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Container Gardening

Perfect for Your Front Porch

If you have a porch, you need to try container gardening as part of your landscaping. It’s great for both large and small spaces (any size porch works!) and for homeowners or renters.

It’s fantastic whether you are a novice or experienced gardener.

You can eat what you grow, highlight particular plants, or add plenty of curb appeal. It’s also a great kids’ project as well. You can turn your porch and the surrounding area into something really special.

girl watering flowers

Choose Your Container

Guitar Container Garden

This is easy; almost anything goes. Use clay or terra cotta, plastic, ceramic pots, planter boxes, wire or wood baskets, cement blocks, an old wagon, or perhaps an old boot!

The only thing you don’t want to do is use a container that has been treated or held toxic materials especially if you are going to eat the “fruits” of your labor. Be creative.

Guitar Container Garden

Ideal Porch Containers

We found some ideal porch gardening containers that will work well on any porch from Plow & Hearthicon. Grow a garden of fresh tomatoes, herbs and more almost anywhere with the space-saving patio gardenicon. Or, combine planter and privacy in this self-watering planter/trellis systemicon. These would also work well for decks and patios. Find these and many more great container ideas at Plow & Hearthicon.


Paint Your Pots for a Unified Container Garden

By painting your pots the same or complementary colors, you can transform a hodge podge container garden into a big WOW! Our video tells you how.


Proper drainage is important for two reasons: First, plants do not grow well in water-logged soil and second, roots need air. Too much water and the plant can’t get enough oxygen for growth. Make sure your container has drainage holes and if not drill several in the bottom. Also make sure that the holes do not become plugged; otherwise, you defeat the purpose of the drainage holes. We like to place small to medium size stones in the bottom so water can flow out the drainage holes.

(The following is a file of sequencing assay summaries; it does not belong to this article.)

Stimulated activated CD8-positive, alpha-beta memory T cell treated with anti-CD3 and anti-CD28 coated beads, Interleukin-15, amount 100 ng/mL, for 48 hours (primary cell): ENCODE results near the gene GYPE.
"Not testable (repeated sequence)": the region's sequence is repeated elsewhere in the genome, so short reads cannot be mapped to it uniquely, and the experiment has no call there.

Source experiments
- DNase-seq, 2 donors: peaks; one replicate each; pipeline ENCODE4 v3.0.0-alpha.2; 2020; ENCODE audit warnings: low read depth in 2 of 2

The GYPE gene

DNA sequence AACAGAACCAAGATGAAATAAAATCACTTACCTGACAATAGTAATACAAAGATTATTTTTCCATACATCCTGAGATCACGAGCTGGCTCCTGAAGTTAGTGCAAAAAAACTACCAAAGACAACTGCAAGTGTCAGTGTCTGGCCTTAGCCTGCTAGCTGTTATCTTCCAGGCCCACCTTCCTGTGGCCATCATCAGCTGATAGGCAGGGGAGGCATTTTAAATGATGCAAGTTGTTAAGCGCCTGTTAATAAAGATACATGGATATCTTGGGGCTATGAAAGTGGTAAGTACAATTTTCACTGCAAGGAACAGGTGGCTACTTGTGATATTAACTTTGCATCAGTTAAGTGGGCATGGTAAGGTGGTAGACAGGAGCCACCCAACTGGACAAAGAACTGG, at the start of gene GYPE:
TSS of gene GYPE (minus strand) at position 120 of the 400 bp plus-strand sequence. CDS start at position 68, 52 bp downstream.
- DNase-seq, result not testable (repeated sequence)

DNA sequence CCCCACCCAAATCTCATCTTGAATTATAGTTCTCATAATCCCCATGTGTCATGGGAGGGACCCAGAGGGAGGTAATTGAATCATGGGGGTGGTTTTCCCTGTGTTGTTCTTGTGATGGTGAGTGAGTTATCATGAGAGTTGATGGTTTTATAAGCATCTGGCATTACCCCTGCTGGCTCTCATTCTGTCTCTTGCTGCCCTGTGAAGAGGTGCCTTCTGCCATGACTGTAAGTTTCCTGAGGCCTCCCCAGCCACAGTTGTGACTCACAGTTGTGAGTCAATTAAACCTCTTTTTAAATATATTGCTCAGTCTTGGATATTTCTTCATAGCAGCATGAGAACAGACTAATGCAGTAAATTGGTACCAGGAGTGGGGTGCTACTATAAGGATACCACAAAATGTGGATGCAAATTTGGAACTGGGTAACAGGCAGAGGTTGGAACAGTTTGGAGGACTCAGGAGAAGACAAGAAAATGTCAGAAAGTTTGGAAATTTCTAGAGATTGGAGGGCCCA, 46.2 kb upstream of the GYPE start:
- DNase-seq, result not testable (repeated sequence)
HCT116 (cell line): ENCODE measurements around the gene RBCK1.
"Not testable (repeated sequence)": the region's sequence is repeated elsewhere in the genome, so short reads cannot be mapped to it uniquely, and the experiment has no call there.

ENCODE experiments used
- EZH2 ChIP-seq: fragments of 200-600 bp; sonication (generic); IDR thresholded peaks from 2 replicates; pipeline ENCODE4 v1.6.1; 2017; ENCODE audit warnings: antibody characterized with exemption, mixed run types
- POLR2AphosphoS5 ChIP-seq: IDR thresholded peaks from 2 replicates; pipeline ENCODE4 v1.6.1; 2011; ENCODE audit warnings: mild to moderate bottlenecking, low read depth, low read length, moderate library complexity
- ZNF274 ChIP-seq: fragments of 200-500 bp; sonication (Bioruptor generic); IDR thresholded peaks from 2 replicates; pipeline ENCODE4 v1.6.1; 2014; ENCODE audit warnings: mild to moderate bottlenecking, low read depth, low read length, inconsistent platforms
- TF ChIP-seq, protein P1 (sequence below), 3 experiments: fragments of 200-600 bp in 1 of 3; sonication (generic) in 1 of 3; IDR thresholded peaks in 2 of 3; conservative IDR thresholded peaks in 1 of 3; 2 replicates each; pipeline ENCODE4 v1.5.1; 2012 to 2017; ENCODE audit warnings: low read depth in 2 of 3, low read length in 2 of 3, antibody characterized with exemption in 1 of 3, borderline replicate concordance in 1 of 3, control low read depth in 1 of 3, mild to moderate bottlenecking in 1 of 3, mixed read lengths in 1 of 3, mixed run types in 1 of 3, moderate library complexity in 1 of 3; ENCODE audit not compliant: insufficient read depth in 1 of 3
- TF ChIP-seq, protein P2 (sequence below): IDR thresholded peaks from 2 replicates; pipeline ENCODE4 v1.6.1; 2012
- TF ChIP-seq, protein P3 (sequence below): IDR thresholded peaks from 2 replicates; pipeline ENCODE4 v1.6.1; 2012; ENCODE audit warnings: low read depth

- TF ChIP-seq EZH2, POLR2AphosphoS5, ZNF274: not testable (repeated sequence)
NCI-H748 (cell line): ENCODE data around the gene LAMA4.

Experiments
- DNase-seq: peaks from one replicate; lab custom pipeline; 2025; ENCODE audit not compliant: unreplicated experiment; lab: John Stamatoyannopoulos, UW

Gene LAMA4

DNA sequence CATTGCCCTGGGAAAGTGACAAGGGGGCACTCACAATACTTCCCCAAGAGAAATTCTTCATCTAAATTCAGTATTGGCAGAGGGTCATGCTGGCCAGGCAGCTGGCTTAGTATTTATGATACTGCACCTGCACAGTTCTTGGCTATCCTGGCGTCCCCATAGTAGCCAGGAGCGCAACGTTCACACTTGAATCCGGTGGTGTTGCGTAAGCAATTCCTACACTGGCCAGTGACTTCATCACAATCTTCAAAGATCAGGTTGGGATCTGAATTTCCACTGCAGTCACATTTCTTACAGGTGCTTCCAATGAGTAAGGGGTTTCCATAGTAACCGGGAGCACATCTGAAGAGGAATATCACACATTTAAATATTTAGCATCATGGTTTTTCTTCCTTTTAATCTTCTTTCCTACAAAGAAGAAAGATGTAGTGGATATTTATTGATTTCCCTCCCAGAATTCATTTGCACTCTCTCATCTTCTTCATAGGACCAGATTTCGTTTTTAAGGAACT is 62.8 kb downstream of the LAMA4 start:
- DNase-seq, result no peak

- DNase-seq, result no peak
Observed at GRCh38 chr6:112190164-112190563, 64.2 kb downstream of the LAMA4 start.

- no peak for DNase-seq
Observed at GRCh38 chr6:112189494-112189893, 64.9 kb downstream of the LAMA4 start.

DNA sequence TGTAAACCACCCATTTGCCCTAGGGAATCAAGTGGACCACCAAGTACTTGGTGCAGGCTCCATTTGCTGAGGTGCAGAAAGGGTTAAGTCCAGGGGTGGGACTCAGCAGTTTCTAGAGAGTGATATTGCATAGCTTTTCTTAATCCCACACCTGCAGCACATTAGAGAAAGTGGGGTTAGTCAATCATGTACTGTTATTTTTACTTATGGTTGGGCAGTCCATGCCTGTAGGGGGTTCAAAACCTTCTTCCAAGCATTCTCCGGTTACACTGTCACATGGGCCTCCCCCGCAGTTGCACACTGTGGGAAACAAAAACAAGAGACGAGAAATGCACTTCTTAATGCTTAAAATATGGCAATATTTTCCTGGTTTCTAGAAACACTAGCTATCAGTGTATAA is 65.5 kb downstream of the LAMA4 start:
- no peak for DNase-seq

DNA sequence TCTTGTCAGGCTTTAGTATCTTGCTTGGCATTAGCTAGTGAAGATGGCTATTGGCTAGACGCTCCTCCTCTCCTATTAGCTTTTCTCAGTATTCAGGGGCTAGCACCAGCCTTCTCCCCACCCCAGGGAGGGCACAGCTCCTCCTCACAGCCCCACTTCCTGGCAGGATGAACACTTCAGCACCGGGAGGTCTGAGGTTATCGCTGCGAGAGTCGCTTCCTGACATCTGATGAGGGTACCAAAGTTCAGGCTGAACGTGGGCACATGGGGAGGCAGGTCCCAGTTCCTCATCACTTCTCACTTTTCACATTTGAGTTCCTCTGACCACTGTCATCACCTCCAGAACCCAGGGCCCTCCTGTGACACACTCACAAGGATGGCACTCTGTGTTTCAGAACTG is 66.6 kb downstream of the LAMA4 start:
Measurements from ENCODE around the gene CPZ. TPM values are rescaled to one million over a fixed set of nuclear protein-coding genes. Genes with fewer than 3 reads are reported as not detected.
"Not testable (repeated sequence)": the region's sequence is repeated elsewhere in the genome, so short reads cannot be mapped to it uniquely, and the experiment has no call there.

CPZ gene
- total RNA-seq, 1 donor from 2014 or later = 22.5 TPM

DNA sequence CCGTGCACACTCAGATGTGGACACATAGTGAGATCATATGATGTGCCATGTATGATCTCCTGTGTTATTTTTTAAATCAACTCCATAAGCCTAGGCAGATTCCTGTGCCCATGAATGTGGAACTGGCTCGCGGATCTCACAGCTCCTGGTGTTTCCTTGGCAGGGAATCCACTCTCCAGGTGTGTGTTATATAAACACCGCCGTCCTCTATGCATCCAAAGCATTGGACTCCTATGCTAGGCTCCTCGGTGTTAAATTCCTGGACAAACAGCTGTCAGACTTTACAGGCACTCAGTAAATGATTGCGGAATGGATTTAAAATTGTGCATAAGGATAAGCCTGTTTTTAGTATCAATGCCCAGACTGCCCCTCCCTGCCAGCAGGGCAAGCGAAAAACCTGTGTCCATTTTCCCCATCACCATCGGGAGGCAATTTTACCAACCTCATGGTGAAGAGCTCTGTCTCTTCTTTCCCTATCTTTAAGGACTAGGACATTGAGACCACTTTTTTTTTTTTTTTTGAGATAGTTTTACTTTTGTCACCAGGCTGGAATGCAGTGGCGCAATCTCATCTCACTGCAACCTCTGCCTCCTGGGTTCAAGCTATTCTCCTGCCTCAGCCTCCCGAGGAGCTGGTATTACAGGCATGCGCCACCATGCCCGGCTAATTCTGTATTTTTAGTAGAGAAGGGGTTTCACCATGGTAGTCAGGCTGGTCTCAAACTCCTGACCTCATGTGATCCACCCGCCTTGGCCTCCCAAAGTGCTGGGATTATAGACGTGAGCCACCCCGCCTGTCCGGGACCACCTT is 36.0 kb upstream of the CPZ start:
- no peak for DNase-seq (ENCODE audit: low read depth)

Porous containers lose water quickly and allow for excellent air movement whereas non-porous containers hold water making drainage holes that much more important. Use an insert if you have a decorative container without holes. Although I still prefer to drill holes in the bottom with a special drill bit made for ceramics.

Here is what I love about container gardening. It’s really inexpensive. You can find containers either around the house, at thrift stores, or neighborhood garage sales. Grow your healthy herbs and plants from seeds.

Longevity, Geography and Cost

Before selecting your container consider the following:

Porous containers degrade quickly if exposed to moisture and freezing temps. Porous containers need to be moved indoors to prevent cracking during the winter months for those who live in such climates.

Non-porous containers are hardier but as a rule are more expensive. They are great for early growing seasons for lettuce or pansies as they can withstand temperature fluctuations more easily.

Make sure the container is appropriate for the plant when grown. Vegetables like tomatoes, peppers, cabbage, and beans need at least a five-gallon container. Beats, onions, and lettuce need at least a three-gallon container.

Healthy herbs need less; a gallon container will do. Flowers as a rule need a larger container based on the height. Taller flowering plants need more root space.

Person potting plants


Use potting soil. It usually contains various percentages of sphagnum peat moss, vermiculite, perlite, pasteurized soil, and composted manure. Do not use native soil as it will contain clay which will compact the roots in a container. And never reuse the potting soil from the season before as it may contain diseases. Another option is to use soil less mixes which are two to three times lighter. We are told you can add about 10 percent of coarse sand to add weight for heavy plants.